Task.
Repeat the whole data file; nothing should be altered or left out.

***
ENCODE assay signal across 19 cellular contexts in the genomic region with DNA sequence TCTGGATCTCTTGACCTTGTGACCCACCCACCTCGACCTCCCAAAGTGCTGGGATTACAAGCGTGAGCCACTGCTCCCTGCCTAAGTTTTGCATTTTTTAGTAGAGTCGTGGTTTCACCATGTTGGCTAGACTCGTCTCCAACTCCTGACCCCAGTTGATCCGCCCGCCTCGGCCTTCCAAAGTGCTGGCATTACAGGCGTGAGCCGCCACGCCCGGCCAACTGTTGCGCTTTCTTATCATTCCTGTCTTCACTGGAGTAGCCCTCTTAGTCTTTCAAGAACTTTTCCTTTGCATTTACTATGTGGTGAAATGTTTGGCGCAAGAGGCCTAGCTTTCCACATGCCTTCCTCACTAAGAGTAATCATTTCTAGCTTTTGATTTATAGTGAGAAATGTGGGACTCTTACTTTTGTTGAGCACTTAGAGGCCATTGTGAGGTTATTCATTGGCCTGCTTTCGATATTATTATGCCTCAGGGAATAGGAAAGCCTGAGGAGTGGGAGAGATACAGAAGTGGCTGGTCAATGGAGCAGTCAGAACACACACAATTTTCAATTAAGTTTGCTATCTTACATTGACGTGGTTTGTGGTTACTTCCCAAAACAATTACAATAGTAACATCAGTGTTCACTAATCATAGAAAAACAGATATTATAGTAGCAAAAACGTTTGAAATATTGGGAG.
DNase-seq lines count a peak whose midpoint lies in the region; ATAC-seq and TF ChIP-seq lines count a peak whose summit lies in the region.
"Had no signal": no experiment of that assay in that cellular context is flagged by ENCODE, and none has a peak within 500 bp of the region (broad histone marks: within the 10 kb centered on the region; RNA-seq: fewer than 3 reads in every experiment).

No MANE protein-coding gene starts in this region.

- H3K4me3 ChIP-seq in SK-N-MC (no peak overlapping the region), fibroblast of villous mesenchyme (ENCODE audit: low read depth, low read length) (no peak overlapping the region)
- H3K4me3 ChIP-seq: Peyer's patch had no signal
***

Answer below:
ENCODE assay signal across 19 cellular contexts in the genomic region with DNA sequence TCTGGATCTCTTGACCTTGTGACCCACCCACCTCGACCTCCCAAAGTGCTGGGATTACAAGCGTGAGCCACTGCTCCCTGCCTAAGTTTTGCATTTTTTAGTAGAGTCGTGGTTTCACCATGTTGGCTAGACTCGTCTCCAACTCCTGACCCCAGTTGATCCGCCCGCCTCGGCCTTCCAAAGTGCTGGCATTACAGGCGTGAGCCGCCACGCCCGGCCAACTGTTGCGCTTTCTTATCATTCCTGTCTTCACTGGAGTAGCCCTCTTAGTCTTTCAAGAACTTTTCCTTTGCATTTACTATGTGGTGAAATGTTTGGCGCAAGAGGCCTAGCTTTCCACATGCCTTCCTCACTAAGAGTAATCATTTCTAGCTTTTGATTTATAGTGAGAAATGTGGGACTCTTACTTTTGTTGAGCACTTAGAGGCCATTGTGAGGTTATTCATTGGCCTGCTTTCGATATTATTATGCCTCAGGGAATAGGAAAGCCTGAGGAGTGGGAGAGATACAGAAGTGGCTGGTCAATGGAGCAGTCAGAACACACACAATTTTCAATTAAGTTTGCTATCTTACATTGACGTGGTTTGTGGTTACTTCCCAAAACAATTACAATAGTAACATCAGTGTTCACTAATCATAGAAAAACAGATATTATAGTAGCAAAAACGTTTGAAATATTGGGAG.
DNase-seq lines count a peak whose midpoint lies in the region; ATAC-seq and TF ChIP-seq lines count a peak whose summit lies in the region.
"Had no signal": no experiment of that assay in that cellular context is flagged by ENCODE, and none has a peak within 500 bp of the region (broad histone marks: within the 10 kb centered on the region; RNA-seq: fewer than 3 reads in every experiment).

No MANE protein-coding gene starts in this region.

- H3K4me3 ChIP-seq in SK-N-MC (no peak overlapping the region), fibroblast of villous mesenchyme (ENCODE audit: low read depth, low read length) (no peak overlapping the region)
- H3K4me3 ChIP-seq: Peyer's patch had no signal